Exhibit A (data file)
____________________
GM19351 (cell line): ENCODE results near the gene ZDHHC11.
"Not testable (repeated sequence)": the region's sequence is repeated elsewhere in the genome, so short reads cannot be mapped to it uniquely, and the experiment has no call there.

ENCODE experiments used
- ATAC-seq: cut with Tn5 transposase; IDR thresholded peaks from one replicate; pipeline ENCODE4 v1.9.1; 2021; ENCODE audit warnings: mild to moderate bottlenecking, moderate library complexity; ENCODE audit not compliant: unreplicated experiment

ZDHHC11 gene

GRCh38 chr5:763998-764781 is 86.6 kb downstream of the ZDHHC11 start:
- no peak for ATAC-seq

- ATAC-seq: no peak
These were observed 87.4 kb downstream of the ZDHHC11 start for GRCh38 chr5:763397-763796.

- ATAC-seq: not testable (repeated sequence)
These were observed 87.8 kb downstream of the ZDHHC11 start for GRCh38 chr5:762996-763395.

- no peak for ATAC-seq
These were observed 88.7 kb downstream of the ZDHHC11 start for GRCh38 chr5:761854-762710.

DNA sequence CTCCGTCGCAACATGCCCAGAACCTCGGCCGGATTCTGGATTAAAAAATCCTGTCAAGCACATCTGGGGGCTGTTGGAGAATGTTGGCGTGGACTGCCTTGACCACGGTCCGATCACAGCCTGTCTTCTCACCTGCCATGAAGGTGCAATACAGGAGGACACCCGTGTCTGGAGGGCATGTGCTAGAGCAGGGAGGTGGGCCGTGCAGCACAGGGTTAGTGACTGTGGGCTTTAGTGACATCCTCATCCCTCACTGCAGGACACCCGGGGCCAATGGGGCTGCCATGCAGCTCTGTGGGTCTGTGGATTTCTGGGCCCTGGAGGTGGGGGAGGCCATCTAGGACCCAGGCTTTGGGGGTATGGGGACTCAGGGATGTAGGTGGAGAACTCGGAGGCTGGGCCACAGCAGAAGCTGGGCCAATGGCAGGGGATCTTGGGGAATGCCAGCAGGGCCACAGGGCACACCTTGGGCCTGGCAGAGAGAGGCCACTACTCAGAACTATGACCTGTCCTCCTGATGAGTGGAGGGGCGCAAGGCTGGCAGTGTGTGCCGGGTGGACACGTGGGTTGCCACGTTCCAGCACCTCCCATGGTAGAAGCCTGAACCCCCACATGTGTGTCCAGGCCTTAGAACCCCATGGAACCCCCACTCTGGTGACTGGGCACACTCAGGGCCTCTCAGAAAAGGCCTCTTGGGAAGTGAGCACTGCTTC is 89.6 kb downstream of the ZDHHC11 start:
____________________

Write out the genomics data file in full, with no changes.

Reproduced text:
GM19351 (cell line): ENCODE results near the gene ZDHHC11.
"Not testable (repeated sequence)": the region's sequence is repeated elsewhere in the genome, so short reads cannot be mapped to it uniquely, and the experiment has no call there.

ENCODE experiments used
- ATAC-seq: cut with Tn5 transposase; IDR thresholded peaks from one replicate; pipeline ENCODE4 v1.9.1; 2021; ENCODE audit warnings: mild to moderate bottlenecking, moderate library complexity; ENCODE audit not compliant: unreplicated experiment

ZDHHC11 gene

GRCh38 chr5:763998-764781 is 86.6 kb downstream of the ZDHHC11 start:
- no peak for ATAC-seq

- ATAC-seq: no peak
These were observed 87.4 kb downstream of the ZDHHC11 start for GRCh38 chr5:763397-763796.

- ATAC-seq: not testable (repeated sequence)
These were observed 87.8 kb downstream of the ZDHHC11 start for GRCh38 chr5:762996-763395.

- no peak for ATAC-seq
These were observed 88.7 kb downstream of the ZDHHC11 start for GRCh38 chr5:761854-762710.

DNA sequence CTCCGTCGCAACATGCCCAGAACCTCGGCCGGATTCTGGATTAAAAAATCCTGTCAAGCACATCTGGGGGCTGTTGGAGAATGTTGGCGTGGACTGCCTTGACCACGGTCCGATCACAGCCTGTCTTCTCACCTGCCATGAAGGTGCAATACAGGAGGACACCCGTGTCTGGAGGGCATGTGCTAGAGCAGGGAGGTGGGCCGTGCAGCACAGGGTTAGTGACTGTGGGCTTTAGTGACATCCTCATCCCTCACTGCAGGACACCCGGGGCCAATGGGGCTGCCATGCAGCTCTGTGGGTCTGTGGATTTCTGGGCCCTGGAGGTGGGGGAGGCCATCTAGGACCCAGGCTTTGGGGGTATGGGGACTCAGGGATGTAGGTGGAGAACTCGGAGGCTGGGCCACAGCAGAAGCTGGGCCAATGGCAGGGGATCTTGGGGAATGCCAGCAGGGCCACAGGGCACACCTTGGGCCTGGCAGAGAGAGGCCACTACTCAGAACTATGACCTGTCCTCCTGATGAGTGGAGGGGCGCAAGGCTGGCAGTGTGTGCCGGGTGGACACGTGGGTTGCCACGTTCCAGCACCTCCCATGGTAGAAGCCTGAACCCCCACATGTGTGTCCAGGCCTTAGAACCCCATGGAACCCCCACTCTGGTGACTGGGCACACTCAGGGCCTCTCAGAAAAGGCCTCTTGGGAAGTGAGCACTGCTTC is 89.6 kb downstream of the ZDHHC11 start: